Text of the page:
Vitamin B6

Health Benefits, Uses, Side Effects & More

Vitamin B6 is a nutrient available in supplement form and found naturally in many foods. Also known as pyridoxine, vitamin B6 helps the body maintain normal nerve function, break down proteins, keep blood sugar in check and produce antibodies and hemoglobin (a substance responsible for transporting oxygen to tissues).


Vitamin B6 may help treat a number of conditions, according to the National Institutes of Health (NIH). For instance, taking vitamin B6 may reduce high blood levels of homocysteine (a substance thought to contribute to heart disease when it occurs at elevated levels).

The NIH also considers vitamin B6 "possibly effective" for alleviating upset stomach and vomiting during pregnancy, symptoms of premenstrual syndrome (including breast pain and depression) and behavioral disorders in children with low levels of serotonin (a brain chemical involved in regulating mood). However, vitamin B6 does not appear to help with conditions like carpal tunnel syndrome and Alzheimer's disease. In addition, the NIH cautions that vitamin B6 may not enhance memory in older adults or prevent future strokes in people who have experienced a stroke in the past.

Some studies suggest that vitamin B6 may also help stimulate the immune system, ease muscle cramps and aid in the management of arthritis, allergies and asthma. However, more research is needed before vitamin B6 can be recommended for these health purposes.


People use vitamin B6 to treat or prevent many different health problems, including:

Deficiency Symptoms

Although vitamin B6 deficiency is not common in the United States, people who follow nutrient-poor diets or consume excessive amounts of alcohol may have low levels of vitamin B6. Signs of vitamin B6 deficiency include confusion, depression, irritability and mouth and tongue sores.

Dietary Sources

To meet the recommended dietary allowance (RDA) for vitamin B6, include the following foods in your diet:

  • fortified cereal (2 mg per 3/4-cup serving)
  • baked potato with skin (.7 mg per medium-sized potato)
  • banana (.68 mg per medium-sized fruit)
  • garbanzo beans (.57 mg per 1/2-cup serving)
  • chicken breast, meat only (.52 mg per half-breast)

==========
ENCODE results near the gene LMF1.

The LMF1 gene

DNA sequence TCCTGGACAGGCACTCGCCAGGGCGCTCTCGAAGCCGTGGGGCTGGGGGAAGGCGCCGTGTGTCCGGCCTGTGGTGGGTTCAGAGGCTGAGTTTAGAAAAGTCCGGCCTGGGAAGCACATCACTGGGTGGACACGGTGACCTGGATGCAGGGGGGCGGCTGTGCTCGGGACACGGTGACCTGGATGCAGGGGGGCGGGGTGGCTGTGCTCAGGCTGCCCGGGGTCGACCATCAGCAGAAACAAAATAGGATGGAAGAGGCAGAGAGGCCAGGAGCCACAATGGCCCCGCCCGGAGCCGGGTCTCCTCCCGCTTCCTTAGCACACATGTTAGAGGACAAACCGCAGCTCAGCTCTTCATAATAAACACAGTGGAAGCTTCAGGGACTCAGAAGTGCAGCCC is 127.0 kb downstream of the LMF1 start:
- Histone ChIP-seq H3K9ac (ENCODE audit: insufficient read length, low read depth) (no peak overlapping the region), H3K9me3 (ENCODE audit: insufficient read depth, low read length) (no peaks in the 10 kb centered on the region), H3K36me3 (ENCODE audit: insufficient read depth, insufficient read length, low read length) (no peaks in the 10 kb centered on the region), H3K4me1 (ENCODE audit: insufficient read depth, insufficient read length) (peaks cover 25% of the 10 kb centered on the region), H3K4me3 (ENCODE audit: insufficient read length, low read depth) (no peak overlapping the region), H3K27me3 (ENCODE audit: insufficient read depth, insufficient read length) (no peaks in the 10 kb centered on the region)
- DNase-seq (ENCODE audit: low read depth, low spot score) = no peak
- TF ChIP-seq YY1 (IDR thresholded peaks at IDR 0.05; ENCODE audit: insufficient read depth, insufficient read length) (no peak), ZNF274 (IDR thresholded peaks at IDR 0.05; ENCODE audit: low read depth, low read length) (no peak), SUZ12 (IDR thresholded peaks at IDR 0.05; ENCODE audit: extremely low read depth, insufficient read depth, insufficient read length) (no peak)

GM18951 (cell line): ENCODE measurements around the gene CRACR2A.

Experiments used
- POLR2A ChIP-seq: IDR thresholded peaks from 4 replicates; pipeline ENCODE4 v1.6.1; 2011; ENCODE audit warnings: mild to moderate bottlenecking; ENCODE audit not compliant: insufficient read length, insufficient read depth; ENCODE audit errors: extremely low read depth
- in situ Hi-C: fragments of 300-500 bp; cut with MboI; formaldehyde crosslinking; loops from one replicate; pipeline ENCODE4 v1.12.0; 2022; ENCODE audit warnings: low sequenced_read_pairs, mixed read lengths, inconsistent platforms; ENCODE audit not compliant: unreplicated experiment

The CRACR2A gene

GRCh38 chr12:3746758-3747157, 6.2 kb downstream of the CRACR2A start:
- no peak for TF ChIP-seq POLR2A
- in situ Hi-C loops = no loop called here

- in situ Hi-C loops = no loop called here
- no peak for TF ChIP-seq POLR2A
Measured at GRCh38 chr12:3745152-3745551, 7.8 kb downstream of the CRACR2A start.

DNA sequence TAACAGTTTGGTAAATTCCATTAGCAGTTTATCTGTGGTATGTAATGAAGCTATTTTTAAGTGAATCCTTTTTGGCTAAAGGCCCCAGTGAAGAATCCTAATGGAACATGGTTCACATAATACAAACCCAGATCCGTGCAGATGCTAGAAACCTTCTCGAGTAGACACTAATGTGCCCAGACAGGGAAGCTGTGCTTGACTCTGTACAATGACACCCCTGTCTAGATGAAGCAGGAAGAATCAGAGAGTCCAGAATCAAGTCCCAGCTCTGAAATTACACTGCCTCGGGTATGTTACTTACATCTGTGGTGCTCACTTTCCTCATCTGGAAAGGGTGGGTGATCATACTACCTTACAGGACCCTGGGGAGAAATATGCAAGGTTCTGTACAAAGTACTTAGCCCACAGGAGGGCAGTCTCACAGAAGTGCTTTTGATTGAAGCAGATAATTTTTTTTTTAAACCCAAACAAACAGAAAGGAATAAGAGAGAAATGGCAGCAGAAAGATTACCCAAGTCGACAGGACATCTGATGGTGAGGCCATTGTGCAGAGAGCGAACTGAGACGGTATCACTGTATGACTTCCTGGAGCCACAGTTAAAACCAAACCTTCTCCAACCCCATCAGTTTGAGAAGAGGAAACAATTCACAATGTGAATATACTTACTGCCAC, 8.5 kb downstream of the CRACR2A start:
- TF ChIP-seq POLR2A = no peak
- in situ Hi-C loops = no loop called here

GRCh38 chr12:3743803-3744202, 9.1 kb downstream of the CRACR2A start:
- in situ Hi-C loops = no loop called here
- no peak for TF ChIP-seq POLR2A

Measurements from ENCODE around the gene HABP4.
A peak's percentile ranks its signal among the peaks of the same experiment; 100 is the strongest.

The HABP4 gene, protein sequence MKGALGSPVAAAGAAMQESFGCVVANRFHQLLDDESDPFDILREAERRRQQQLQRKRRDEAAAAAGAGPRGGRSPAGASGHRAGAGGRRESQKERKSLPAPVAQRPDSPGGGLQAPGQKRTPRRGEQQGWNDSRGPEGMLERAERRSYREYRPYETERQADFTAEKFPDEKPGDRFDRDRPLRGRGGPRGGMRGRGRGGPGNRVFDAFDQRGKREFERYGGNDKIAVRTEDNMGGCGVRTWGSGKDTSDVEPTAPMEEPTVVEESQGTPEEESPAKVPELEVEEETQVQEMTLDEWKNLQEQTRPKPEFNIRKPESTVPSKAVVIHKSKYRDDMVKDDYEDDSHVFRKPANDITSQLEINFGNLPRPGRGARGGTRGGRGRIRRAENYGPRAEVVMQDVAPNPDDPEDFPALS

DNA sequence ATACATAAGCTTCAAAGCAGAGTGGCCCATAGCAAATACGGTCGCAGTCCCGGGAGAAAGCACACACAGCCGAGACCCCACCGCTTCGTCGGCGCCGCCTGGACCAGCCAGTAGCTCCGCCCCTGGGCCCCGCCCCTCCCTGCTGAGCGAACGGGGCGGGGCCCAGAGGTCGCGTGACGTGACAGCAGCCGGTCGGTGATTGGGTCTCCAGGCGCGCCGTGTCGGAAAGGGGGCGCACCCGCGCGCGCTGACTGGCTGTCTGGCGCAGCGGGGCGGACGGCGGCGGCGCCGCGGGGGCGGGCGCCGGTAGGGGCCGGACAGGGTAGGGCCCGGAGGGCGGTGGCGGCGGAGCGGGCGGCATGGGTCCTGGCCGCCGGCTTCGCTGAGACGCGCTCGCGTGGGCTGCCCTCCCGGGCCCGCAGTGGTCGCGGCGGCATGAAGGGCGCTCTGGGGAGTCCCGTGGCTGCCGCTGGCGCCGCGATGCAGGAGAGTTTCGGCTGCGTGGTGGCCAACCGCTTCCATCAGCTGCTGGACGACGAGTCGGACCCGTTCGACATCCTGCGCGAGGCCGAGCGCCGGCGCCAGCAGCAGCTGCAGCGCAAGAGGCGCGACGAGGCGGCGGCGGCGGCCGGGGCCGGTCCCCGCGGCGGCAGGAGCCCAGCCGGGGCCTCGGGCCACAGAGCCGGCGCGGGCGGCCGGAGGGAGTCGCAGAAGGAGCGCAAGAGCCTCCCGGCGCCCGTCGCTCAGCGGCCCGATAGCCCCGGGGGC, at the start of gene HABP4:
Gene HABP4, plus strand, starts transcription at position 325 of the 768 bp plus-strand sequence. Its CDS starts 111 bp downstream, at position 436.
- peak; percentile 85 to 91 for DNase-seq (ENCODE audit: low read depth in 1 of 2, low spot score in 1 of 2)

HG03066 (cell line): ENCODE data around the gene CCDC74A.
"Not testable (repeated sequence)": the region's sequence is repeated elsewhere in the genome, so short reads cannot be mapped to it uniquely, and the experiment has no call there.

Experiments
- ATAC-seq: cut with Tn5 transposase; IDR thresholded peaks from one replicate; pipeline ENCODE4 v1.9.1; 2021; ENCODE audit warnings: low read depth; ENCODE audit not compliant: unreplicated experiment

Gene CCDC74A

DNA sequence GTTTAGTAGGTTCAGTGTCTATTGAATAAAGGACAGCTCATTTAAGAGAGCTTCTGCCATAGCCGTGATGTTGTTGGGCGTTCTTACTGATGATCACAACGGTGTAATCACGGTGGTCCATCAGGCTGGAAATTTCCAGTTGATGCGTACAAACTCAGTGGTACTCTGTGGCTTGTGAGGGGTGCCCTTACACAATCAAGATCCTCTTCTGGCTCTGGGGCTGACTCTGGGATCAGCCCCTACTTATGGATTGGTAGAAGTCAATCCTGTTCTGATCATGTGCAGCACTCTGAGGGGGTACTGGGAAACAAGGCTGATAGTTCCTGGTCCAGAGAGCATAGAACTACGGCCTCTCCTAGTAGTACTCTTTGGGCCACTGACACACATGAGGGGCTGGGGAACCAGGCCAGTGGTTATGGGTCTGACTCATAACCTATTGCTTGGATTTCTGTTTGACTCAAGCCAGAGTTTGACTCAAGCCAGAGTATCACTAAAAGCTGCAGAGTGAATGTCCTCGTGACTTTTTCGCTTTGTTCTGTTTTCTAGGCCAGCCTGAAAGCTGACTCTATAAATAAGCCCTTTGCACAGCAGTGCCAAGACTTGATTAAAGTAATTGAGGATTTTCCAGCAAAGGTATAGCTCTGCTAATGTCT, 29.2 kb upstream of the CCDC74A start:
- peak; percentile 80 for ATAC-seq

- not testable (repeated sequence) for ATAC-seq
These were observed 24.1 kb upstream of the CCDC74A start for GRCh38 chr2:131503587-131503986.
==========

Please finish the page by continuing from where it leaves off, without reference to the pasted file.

• rainbow trout (.29 mg per 3-ounce serving)
  • sunflower seeds (.23 mg per ounce)
  • avocado (.2 mg per 1/2-cup serving)

The RDA for vitamin B6 is 1.2 mg per day for females ages 14 to 18; 1.3 mg per day for males ages 14 to 50 and females ages 19 to 50; 1.5 mg per day for females over 50; and 1.7 for males over 50.

Combination Therapy With B12

Some research indicates that taking vitamin B6 in combination with vitamin B12 may be beneficial. For instance, a 2009 study of 5,442 women 40 years or older found that those who took vitamin B6 in combination with vitamin B12 and folic acid every day for about 7.3 years had a reduced risk for age-related macular degeneration (compared to those who took a placebo). The study was published in the Archives of Internal Medicine.

There's also some evidence that taking vitamin B6 in combination with vitamin B12 and folic acid may help reduce homocysteine levels.


While vitamin B6 is likely safe for most people, it may cause some side effects (including nausea, vomiting, stomach pain, loss of appetite, headache and sleepiness). In addition, combining vitamin B6 with certain medications may produce harmful effects. These medications include phenytoin, amiodarone, phenobarbital and levodopa. It's also important to note that long-term use of high doses of vitamin B6 may result in brain and nerve problems.

If you're considering the use of vitamin B6 supplements, talk to your doctor to determine a safe dose.

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Article Sources
  • Christen WG, Glynn RJ, Chew EY, Albert CM, Manson JE. "Folic Acid, Pyridoxine, and Cyanocobalamin Combination Treatment and Age-Related Macular Degeneration in Women: the Women's Antioxidant and Folic Acid Cardiovascular Study." Arch Intern Med. 2009 Feb 23;169(4):335-41.
  • National Institutes of Health. "Pyridoxine (Vitamin B6): MedlinePlus Supplements."
  • National Institutes of Health. "Vitamin B6: MedlinePlus Medical Encyclopedia."
  • Schnyder G, Roffi M, Flammer Y, Pin R, Hess OM. "Effect of Homocysteine-Lowering Therapy With Folic Acid, Vitamin B12, and Vitamin B6 on Clinical Outcome After Percutaneous Coronary Intervention: the Swiss Heart Study: a Randomized Controlled Trial." JAMA. 2002 Aug 28;288(8):973-9.